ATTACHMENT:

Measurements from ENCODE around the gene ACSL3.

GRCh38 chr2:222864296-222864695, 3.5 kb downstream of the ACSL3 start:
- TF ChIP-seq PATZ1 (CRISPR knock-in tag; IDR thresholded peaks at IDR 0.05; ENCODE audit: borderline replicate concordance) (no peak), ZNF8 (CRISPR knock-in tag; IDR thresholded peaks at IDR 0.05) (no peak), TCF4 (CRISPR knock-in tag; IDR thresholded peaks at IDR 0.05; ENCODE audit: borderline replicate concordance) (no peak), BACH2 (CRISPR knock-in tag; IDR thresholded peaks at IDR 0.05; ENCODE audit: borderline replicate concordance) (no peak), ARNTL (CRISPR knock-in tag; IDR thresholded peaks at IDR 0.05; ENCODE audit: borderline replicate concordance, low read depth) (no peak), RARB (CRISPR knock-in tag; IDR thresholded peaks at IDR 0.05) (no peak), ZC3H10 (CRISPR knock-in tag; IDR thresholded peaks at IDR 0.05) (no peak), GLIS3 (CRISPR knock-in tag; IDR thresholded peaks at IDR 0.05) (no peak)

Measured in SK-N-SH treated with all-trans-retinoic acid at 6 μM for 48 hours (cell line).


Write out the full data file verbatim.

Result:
Measurements from ENCODE around the gene ACSL3.

GRCh38 chr2:222864296-222864695, 3.5 kb downstream of the ACSL3 start:
- TF ChIP-seq PATZ1 (CRISPR knock-in tag; IDR thresholded peaks at IDR 0.05; ENCODE audit: borderline replicate concordance) (no peak), ZNF8 (CRISPR knock-in tag; IDR thresholded peaks at IDR 0.05) (no peak), TCF4 (CRISPR knock-in tag; IDR thresholded peaks at IDR 0.05; ENCODE audit: borderline replicate concordance) (no peak), BACH2 (CRISPR knock-in tag; IDR thresholded peaks at IDR 0.05; ENCODE audit: borderline replicate concordance) (no peak), ARNTL (CRISPR knock-in tag; IDR thresholded peaks at IDR 0.05; ENCODE audit: borderline replicate concordance, low read depth) (no peak), RARB (CRISPR knock-in tag; IDR thresholded peaks at IDR 0.05) (no peak), ZC3H10 (CRISPR knock-in tag; IDR thresholded peaks at IDR 0.05) (no peak), GLIS3 (CRISPR knock-in tag; IDR thresholded peaks at IDR 0.05) (no peak)

Measured in SK-N-SH treated with all-trans-retinoic acid at 6 μM for 48 hours (cell line).